Gary Rosenzweig tackles the controversial question of whether you need to buy anti-virus software for your Mac. There are currently no active Mac viruses and anti-virus software could cause unexpected problems. Staying informed and up-to-date is a better option.
In today's episode we're going to address a controversial topic: do you need anti-virus software for your mac? Now, all the time, I get asked "do you need to install anti-virus software on your mac?". Now I can answer this as a journalist, and say "well, it's best to be safe, I don't want to say anything that may change over time", that kind of thing. But I'm going to answer, just as I would a personal friend, and I'm gonna say: "no, you don't need to install anti-virus on your mac". Now, let me explain why. The first thing is, there are no viruses for the mac. I don't mean that there never will be viruses for the mac, I don't mean that there weren't viruses for the Mac in the past, I just mean right now, there are no active viruses for the mac. If you look at the anti-virus software and you read carefully and research, you'll find that they don't protect you against any viruses, because there aren't any to protect you against. I'm talking numbers here, and the number is 0. There are none. Ok, so what about every once in a while you read a report about some sort of security exploit, or patch that Apple has issued. Well, there are researchers that go and find exploits and they do publish them and Apple does patch them up. But I'm talking about real viruses, thing you can actually get by visiting webpages, downloading software that spread from Mac to mac. They just don't exist now. There used to be some back in the OS 9 days, and I'm sure at some point in an infinite future, there will be viruses for the mac. But right now, there's nothing for you to be protected against, and the anti-virus software out there have no definitions for active viruses for the mac. Now, I'm not talking about the fact that Mac has a smaller market share, and that's why they're less of a target for viruses. I'm not talking about why there are no viruses, I'm talking about the numbers, 0, there are no viruses for the Mac now. What really makes me angry is that some of the pieces of anti-virus software actually kind of lie to you. They'll say things like "they will protect you against all active viruses currently out for the Mac". Well, that's 0. So, they're telling you the truth, but they're misleading trying to get you to think that there are some active viruses out there. So what are those those programs doing? Well, believe it or not, they're protecting your Mac against Windows viruses, these are viruses you cannot get on your Mac, they affect the Windows OS and Windows applications, but they look on your Mac to see if there are viruses in an email attachment or something else that you have, and to prevent them from spreading to Windows machines on your network. Now, you're Windows machines need to have anti-virus anyway, there's no point also running it on your Mac when it's not actually giving you any benefit for the Mac itself. So what about that day when a virus does come out for the Mac? Wouldn't it be great to already have one of these anti-virus programs running on your Mac? Well, the thing is, it's not going to protect you, not going to protect you when that virus comes out. So they're gonna protect you hours or days later, when the anti-virus software is updated to protect you against that new threat. Now, also updating at the same time, is going to be Apple, you know they're going to be all over it updating the OS through software update to protect you from this new virus. So, who's going to get there first, or will they get there about the same time? And what's the track record of anti-virus companies? In the Windows world, track record isn't that great really, when you look at the history of all the anti-virus companies, sometimes these viruses go undetected, without a solution, for weeks or even months. So, you don't know whether or not one of these third party companies or Apple is going to jump on this first, but my bet is on Apple, they have the best interest in providing updates soon as a virus appears. So another factor is the Apple press, usually guys that are over every little unlikely rumor. You know that the second a virus hits for the Mac, it's gonna be major headlines everywhere. So if you're the type of person that keeps up to date with Apple news, and I think you are, cause you're watching this, well then believe me that you're going to know about any virus that appears, you're gonna know how to prevent it, you're gonna know when there's an update, you're gonna know everything about it. So, your best bet is just to keep yourself informed. So, what's the harm in running one of these? I mean if you're willing to part with some money, and have an extra process running on your Mac, is there any real big deal? Well, it will slow things down and there are erroneous reports, and there are problems. I for one will never forgive Norton for having part of their security software insert code into every html page that somebody visited on the web. It broke tons of pages on my site, it wasn't my fault, and it took me days to figure out what was wrong, and it was completely unnecessary, which is badly written software. And I'm sure, things like that exist. One of the pieces of software out there right now, for instance, is erroneously identifying emails that don't even have attachments as potentially containing a virus. So, there is a downside to running these things. So I was thinking of providing a list of anti-virus software for the Mac, so you can check them out for yourself. But I don't even want to encourage you to possibly spend your money on these things, a lot of these just outright mislead you into thinking there's a threat and need to buy their software now. And I don't like over the long run how they've all used press releases to try to scare people into buying their products. They're just using fear as marketing. Now, while there have been known viruses for the Mac OS 10, there has been at least one trojan. A trojan is when you download a piece of software, and you know you're downloading it, and it's not what it appears to be. This doesn't happen when you download software from Apple or any reputable source, this happened, in this case, with an older version of iWork when you downloaded it from a site that was obviously distributing pirated software. So, you had to go through different warnings saying "Do you know you're installing this software?", and you did it anyway. Anti-viruses are not going to protect you against that, because if you went through those default OS 10 warnings, you're gonna go through the warnings in the anti-virus software as well. Oh, and by the way, that trojan was very heavily reported in the Apple media, so if you kept up to date with the news, you knew about it. Now, gonna get a lot of comments, I know, especially from Windows users, let me just be very clear about some things: there are no active viruses for the Mac, none for Mac OS 10 right now. There are some old ones for Mac OS 9, and I'm not saying there's not going to be any in the future, but right now these anti-virus programs are not protecting you again anything, some of the website even admit it. So, if you disagree with me, do your research. Number two, I'm not telling you to ignore the problem, I'm telling you to keep up to date with the news, and keep your Mac up to date with the latest version of OS 10. Number three, I'm just telling it to you straight, this is what I would tell a friend if they needed anti-virus software, I'd say "No. At the current time you don't need it, it's a waste of money and it could potentially cause problems" If you disagree, then I look forward to reading your well reasoned-out thoughts as a comment to this post at MacMost.com I hope you found this video informative. Until next time, this is Gary Rosenzweig with MacMost Now.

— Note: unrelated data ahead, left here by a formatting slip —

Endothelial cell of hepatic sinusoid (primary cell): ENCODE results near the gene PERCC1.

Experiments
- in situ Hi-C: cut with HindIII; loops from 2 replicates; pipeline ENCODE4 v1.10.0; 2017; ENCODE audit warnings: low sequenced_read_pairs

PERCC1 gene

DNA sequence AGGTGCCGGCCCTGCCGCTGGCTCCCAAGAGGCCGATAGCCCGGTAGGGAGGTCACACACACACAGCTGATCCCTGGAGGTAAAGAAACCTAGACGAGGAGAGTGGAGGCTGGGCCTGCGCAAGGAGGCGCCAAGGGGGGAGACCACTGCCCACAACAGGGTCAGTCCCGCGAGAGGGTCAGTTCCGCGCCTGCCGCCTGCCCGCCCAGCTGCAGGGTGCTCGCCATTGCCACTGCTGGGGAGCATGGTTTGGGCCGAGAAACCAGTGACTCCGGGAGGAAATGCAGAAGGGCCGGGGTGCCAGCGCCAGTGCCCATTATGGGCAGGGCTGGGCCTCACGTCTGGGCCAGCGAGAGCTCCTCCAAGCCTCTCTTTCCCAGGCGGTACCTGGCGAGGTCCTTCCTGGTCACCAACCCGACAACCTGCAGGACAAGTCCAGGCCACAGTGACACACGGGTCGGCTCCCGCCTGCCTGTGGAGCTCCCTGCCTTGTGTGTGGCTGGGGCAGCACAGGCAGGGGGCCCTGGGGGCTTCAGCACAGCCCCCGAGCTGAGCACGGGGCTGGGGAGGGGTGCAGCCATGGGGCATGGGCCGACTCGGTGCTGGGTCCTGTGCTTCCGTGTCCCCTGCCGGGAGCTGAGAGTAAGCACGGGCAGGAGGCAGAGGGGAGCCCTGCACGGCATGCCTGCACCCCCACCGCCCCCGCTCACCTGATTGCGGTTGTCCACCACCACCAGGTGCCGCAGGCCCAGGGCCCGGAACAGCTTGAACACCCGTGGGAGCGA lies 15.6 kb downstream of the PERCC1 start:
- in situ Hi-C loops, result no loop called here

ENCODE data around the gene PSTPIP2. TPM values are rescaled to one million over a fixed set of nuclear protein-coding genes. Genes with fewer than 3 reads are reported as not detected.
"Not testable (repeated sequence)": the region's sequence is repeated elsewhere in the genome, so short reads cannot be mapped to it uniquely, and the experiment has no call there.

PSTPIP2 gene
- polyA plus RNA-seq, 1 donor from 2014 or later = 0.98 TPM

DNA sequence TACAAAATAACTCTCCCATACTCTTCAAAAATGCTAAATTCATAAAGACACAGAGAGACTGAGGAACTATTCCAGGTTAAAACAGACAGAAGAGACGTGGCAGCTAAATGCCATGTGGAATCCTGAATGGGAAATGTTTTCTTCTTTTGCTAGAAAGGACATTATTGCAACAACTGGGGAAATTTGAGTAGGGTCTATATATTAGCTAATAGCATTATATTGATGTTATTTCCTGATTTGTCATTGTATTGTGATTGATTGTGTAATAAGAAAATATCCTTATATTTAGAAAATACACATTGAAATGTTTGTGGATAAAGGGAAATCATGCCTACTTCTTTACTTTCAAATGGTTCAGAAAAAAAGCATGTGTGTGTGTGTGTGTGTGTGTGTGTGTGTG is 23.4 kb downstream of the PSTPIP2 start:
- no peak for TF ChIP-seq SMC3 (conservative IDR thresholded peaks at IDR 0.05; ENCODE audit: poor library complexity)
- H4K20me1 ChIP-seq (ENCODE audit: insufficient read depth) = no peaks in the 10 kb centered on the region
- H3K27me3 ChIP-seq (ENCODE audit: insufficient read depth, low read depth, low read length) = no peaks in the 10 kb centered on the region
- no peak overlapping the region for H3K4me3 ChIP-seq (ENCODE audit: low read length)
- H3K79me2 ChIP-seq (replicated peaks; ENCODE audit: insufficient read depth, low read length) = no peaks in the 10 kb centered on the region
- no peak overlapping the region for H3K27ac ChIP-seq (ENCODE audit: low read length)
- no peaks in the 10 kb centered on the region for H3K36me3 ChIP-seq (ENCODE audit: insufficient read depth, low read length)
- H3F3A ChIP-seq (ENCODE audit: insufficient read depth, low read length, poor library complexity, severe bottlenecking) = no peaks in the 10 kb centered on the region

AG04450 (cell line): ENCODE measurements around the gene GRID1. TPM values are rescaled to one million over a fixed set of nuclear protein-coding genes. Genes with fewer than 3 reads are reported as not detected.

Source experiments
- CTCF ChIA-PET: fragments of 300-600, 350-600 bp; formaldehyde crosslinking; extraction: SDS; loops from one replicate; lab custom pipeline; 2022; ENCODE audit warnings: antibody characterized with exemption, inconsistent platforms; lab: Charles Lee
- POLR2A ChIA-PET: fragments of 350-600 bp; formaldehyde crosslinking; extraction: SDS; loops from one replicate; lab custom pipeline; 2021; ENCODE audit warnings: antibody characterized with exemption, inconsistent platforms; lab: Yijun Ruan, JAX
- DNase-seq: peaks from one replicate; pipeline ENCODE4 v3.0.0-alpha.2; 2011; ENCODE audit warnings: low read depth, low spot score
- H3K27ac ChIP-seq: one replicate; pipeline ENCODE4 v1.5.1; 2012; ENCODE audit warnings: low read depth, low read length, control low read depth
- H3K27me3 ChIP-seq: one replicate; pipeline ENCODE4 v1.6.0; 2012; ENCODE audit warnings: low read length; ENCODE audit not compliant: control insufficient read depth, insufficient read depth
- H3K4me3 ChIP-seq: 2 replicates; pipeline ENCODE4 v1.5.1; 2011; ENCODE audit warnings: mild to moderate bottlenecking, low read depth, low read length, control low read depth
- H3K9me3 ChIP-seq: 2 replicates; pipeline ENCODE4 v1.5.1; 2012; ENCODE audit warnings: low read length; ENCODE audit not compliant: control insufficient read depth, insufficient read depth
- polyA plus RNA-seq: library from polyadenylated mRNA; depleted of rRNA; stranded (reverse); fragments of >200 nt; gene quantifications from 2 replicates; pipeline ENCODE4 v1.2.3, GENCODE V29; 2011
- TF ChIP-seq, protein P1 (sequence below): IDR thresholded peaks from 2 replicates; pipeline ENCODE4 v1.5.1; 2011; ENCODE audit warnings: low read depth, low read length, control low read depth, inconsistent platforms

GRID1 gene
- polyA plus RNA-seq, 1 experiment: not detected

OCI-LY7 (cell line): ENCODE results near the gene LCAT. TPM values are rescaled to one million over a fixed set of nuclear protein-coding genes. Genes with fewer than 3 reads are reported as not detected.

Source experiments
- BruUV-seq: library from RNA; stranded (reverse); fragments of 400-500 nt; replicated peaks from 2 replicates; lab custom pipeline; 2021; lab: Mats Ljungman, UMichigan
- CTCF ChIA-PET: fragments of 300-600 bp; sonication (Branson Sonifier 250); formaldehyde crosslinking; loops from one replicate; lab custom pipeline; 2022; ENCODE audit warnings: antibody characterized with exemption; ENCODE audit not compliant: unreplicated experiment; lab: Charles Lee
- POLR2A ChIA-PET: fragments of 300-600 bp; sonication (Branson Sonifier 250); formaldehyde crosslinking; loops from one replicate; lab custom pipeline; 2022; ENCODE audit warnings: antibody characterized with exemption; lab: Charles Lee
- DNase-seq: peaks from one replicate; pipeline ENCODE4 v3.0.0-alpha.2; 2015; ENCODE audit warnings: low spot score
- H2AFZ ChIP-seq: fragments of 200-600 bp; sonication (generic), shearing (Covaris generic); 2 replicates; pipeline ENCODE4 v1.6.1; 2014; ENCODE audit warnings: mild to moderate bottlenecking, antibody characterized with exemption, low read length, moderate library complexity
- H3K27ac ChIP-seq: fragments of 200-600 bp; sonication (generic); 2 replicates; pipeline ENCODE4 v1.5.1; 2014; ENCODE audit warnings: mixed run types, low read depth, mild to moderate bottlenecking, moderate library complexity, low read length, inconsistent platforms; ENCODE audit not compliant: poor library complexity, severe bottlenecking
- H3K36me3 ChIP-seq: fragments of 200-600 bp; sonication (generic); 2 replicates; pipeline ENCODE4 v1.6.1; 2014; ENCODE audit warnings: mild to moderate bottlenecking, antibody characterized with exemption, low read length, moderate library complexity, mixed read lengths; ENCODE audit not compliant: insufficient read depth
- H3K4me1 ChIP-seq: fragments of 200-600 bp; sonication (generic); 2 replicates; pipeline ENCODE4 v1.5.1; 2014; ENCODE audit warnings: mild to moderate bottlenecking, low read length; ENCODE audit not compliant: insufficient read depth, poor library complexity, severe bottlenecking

Also see the MacMost Mac Virus and Malware Information Center.